Timeshift works in two modes: Rsync mode and BTRFS mode. In the rsync mode, snapshots are taken using rsync and hard links, and common files are shared between the snapshots to save disk space.
In the BTRFS mode, snapshots are taken using the BTRFS file system. BTRFS is supported on only systems having an Ubuntu-type subvolume layout.
Here at Ibmi Media, as part of our Server Management Services, we regularly help our Customers to perform related backups, recovery, and cloning of disks procedures in Linux systems.
In this context, we shall look into the differences and benefits of Btrfs when using rsync for backups.
Rsync is a utility with small footprints on disk for backing up local and syncing remote files from servers to your local disk. Not only it supports both MBR and GPT partitions, but also covers several file systems like Ext4.
When we take a backup using Rsync utility or using a third-party tool that works on top of Rsync, then common files are shared between the periodic backups. This helps to save enormous disk space.
Rsync can save data anywhere. It means if you have a different file system on your external disk than your production system, Rsync will save the data on both. The greatest disadvantage of Rsync is that it is slightly slower than BTRFS.
1. Push Operation
Here is how push operation is performed using Rsync:
$ rsync local_file_path user@remote-host:remote_file_path
Here, we are pushing a local directory to a remote folder.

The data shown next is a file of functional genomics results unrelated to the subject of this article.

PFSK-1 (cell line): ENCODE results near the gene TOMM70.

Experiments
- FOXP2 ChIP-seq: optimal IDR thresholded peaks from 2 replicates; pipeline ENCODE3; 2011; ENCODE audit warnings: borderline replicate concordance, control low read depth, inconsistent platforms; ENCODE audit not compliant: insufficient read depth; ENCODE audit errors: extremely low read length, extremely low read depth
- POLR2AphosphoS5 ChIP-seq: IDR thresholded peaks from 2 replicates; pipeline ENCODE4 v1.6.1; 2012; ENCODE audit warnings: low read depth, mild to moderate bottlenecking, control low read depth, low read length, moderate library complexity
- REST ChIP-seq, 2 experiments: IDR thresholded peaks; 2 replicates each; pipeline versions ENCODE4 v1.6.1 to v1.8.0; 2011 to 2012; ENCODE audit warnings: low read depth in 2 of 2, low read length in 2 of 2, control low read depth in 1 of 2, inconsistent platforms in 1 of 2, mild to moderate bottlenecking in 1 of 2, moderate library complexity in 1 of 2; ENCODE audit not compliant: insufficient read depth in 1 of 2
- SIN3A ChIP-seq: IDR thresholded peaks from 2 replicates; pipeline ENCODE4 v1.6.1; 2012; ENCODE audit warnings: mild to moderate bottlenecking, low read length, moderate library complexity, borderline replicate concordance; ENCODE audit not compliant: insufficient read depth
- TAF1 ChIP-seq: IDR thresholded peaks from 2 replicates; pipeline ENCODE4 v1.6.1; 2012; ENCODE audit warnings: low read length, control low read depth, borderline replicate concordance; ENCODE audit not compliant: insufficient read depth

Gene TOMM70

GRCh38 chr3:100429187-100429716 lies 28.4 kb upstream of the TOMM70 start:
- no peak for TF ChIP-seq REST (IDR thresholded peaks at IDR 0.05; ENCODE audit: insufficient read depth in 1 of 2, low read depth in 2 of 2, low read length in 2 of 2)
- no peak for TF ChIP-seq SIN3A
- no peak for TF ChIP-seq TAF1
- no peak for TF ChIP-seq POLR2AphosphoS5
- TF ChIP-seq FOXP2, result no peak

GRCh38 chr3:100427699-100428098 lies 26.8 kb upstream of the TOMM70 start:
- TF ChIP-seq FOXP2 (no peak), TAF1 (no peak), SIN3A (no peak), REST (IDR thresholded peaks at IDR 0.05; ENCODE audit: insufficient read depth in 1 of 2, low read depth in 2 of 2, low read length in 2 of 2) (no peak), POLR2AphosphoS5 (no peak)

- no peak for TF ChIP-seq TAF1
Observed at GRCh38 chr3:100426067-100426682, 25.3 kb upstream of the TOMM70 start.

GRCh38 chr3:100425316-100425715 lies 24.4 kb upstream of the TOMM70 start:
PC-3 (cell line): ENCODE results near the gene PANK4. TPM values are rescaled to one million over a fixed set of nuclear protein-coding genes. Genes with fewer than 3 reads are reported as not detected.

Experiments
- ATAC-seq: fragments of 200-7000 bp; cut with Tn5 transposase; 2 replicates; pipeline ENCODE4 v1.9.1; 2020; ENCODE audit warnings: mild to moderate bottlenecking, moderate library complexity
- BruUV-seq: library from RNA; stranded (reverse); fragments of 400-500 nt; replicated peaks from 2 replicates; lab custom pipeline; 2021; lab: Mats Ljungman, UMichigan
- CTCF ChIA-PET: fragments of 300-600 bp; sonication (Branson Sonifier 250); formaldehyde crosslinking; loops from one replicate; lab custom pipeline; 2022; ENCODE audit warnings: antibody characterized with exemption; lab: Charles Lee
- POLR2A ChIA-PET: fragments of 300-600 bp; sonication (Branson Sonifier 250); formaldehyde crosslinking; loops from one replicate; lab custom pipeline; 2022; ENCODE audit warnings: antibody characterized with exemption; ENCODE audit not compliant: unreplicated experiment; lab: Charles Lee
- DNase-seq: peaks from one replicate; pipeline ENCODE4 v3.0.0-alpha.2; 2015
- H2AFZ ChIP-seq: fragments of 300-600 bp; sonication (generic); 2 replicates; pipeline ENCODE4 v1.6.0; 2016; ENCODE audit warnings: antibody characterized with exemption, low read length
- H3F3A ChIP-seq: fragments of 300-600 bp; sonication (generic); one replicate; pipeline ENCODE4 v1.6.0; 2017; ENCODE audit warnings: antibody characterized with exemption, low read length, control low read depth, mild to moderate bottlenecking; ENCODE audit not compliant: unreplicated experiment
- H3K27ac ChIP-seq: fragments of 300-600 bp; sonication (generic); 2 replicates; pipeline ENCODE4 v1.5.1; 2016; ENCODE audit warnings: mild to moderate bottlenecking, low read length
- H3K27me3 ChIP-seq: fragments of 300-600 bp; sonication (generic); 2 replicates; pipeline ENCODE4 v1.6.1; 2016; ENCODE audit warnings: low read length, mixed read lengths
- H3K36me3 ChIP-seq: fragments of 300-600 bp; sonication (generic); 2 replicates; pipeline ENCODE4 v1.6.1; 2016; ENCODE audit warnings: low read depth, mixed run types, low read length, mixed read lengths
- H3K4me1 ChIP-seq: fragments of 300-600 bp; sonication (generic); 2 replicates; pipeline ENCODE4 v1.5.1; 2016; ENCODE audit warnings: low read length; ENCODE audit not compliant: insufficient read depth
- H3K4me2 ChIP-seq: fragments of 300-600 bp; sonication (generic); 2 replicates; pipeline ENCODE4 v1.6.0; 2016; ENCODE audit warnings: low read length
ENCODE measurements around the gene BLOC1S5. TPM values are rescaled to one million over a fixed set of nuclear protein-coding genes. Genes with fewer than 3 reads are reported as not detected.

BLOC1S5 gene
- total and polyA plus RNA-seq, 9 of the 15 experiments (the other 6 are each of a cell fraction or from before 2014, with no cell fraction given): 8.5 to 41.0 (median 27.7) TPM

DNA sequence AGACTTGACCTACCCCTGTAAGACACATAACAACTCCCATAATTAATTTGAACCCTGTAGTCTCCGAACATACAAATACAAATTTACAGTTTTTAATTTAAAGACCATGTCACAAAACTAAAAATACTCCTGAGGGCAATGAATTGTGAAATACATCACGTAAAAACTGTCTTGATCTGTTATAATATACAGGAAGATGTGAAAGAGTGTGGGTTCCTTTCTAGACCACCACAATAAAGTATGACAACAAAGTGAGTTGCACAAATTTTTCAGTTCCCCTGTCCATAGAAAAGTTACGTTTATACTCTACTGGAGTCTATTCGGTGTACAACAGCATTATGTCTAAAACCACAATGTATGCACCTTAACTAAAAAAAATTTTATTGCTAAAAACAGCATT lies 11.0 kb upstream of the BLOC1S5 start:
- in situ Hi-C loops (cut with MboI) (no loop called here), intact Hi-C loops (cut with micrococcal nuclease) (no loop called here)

There is one more example of pulling a file or directory from a remote server to a local system.
2. Pull Operation
This operation takes the following form:
$ rsync admin@remote-host:remote_file_path local_file_path
Here, a user is simply pulling a remote file to a local machine creating a nice backup.
3. Save Some Bandwidth
If we were to save some bandwidth while creating local and remote backups. Rsync provides full control to perform such operations:
$ rsync -av -e ssh --max-size='1M' /src/ user@remote:/path/to/dst/
Here, we are clearly fetching only those files which are maximum of 1 MB size. This helps me avoid any large files available in my archives.
BTRFS stands for Better File System. Unlike Rsync, which is a program, BTRFS is a file system of its own. This is what makes the difference between them. Let us try to understand this with the following example:
If you formatted your disk with the BTRFS files system instead of Ext3 or Ext4 then you will be able to use the BTRFS method to save your data on the same disk.
Any backup taken using BTRFS saves time. It is faster because it is saving the data to a similar file system on Linux. If you do not have a BTRFS file system then you will have to create a BTRFS partition to keep your backups.
If you have your system set up for BTRFS then it is better to use the BTRFS backup option whenever it comes. Rsync would disappoint you in this scenario.
As we already mentioned, BTRFS is not a backup system in context; rather it is a full-blown filesystem. Here is how to set it up on your device.
BTRFS doesn't come preinstalled, so you will have to install it manually usually.
Once installed, you will have the opportunity to run BTRFS on your system.
To do this, run the below command:
$ btrfs subvolume snapshot '/btrfs/SV1' in '/btrfs/SV1-snap'
This will create a subvolume snapshot of your complete file system volume.
You can run the below command:
$ btrfs subvolume snapshot –r '/btrfs/SV1' '/btrfs/SV1-rosnap'
It is evident that one program is copying whereas the other is creating storage blocks out of the available disks.
This article covers how Rsync and BTRFS differ from each other. In fact, the really main difference is that RSYNC can create snapshots on an external disks. Not the same BTRFS. So, if your need is to prevent an unrecoverable crash of your hard disk, you must use RSYNC. After that using a live boot media (pendrive or DVD) you can install on the live boot media Timeshift and the restore your system from the external disk.